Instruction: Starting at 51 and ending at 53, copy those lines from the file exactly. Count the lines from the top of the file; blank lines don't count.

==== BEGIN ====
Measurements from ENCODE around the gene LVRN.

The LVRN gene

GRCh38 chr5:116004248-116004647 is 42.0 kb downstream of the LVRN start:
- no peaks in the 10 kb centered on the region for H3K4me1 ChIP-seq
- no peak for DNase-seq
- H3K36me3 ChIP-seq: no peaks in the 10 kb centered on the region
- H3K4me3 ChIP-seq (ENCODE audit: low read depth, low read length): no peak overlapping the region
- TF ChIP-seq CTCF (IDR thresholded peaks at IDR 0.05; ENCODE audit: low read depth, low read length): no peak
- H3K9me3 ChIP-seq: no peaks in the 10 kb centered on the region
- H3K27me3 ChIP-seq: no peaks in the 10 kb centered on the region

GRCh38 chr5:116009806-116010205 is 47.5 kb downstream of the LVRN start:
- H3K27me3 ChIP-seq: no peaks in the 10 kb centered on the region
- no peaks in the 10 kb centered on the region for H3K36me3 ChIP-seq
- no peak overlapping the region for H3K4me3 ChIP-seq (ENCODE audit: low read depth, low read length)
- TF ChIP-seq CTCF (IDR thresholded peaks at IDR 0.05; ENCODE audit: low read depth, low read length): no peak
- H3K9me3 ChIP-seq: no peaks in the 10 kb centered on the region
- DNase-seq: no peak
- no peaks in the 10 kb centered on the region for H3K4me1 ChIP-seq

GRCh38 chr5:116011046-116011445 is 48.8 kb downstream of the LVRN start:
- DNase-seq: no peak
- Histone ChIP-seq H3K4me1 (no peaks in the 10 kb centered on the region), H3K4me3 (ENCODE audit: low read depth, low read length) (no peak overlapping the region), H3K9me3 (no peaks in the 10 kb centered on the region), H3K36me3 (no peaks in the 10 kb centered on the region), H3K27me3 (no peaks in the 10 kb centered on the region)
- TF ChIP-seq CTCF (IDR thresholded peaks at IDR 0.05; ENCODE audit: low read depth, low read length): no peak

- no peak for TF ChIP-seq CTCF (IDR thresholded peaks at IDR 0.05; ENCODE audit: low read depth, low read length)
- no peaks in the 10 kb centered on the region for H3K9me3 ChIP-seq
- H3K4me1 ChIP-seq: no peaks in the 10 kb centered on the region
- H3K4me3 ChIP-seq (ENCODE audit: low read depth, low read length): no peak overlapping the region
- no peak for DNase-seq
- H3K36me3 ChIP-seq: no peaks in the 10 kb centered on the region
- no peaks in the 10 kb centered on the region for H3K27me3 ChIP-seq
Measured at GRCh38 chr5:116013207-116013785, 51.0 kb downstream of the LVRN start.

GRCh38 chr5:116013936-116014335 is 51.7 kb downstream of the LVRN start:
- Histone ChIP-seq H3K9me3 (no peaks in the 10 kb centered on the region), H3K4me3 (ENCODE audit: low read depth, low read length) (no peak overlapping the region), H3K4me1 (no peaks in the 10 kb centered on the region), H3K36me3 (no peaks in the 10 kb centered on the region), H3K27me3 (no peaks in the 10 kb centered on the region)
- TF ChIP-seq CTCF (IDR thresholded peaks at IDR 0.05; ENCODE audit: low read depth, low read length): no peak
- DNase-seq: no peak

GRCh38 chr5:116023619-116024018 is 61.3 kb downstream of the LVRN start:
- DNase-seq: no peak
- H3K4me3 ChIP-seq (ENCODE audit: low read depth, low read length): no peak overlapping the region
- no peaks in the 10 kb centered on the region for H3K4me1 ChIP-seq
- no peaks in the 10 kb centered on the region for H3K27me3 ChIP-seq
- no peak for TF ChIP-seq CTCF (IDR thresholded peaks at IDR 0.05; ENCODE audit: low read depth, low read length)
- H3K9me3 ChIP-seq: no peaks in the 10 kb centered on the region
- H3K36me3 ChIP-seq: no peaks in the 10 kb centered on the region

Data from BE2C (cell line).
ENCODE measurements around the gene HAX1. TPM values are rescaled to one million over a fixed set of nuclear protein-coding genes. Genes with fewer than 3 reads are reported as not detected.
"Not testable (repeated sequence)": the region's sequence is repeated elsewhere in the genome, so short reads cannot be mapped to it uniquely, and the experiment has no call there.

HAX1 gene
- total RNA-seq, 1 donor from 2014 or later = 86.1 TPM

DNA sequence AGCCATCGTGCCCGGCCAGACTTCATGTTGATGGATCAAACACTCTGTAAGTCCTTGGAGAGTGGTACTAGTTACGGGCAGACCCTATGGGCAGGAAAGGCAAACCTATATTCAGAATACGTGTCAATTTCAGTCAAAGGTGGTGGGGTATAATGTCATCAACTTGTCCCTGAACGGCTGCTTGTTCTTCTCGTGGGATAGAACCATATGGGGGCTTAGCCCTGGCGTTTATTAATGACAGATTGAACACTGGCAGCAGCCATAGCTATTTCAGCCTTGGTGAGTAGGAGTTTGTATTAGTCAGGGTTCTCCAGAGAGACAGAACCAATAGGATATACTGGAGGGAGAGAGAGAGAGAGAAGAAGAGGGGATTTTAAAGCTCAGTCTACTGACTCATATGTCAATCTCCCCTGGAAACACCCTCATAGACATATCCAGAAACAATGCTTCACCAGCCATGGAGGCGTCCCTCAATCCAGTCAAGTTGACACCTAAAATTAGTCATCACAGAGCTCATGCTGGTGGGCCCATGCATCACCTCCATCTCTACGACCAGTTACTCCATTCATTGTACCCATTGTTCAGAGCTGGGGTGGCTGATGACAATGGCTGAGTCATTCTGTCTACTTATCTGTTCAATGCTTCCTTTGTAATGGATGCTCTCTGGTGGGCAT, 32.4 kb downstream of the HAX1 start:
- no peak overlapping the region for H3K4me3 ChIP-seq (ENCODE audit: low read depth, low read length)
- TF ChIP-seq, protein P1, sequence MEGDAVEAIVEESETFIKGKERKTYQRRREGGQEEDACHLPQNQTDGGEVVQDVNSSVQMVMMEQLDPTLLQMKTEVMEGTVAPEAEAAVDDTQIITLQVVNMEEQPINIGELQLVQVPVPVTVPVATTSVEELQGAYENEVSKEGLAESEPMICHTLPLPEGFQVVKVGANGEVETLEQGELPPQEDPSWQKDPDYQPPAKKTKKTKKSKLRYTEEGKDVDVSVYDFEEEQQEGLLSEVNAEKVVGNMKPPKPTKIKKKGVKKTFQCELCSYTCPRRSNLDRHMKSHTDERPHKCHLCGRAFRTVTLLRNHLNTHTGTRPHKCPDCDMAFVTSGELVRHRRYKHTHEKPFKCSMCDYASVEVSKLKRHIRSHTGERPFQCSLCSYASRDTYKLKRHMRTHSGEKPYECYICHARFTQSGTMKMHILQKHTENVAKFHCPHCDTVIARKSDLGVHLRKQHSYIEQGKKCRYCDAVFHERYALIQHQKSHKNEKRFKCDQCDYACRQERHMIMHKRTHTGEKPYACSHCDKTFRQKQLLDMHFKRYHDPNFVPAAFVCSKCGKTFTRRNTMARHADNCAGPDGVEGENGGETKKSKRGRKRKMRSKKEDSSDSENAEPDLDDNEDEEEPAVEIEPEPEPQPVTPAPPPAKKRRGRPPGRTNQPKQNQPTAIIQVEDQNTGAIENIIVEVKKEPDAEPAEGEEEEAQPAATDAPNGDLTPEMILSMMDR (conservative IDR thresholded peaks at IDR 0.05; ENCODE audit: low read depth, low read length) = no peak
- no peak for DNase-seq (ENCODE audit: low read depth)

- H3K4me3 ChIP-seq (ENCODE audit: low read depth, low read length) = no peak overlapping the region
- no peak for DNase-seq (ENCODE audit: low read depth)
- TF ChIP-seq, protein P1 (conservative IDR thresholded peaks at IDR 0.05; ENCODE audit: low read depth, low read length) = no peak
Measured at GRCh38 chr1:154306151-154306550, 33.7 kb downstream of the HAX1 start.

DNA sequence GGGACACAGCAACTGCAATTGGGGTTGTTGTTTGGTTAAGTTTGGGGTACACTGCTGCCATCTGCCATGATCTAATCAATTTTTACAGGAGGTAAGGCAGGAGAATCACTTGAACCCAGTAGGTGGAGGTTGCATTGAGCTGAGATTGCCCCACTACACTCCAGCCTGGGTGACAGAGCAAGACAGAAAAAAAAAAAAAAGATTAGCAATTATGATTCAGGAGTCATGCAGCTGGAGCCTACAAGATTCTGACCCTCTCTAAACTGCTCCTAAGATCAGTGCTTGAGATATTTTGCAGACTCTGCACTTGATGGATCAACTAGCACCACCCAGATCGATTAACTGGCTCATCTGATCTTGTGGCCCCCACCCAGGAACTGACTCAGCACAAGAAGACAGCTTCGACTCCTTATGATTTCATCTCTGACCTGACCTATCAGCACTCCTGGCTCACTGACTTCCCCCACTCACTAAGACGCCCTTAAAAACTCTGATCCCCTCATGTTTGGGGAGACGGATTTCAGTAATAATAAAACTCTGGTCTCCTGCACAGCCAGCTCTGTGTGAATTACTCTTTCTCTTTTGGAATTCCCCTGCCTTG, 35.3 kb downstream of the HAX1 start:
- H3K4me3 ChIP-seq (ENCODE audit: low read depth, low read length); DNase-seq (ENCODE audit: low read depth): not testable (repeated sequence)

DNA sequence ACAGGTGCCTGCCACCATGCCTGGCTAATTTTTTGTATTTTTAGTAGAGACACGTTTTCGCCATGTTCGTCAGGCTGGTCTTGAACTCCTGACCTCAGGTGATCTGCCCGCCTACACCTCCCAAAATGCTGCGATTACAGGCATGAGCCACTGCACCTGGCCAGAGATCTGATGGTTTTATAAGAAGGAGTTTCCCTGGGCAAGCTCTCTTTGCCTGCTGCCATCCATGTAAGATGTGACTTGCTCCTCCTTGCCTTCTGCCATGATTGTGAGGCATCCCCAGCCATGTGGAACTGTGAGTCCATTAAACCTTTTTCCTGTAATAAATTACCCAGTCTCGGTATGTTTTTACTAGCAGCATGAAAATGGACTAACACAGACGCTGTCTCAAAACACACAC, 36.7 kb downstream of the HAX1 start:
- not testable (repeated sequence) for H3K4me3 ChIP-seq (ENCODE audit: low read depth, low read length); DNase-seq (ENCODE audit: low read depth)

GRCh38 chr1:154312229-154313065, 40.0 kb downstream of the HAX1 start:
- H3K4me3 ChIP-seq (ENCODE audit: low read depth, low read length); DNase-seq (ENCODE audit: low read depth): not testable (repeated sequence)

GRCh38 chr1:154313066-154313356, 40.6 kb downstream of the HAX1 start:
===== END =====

- no peak for DNase-seq (ENCODE audit: low read depth)

- H3K4me3 ChIP-seq (ENCODE audit: low read depth, low read length) = no peak overlapping the region
- no peak for DNase-seq (ENCODE audit: low read depth)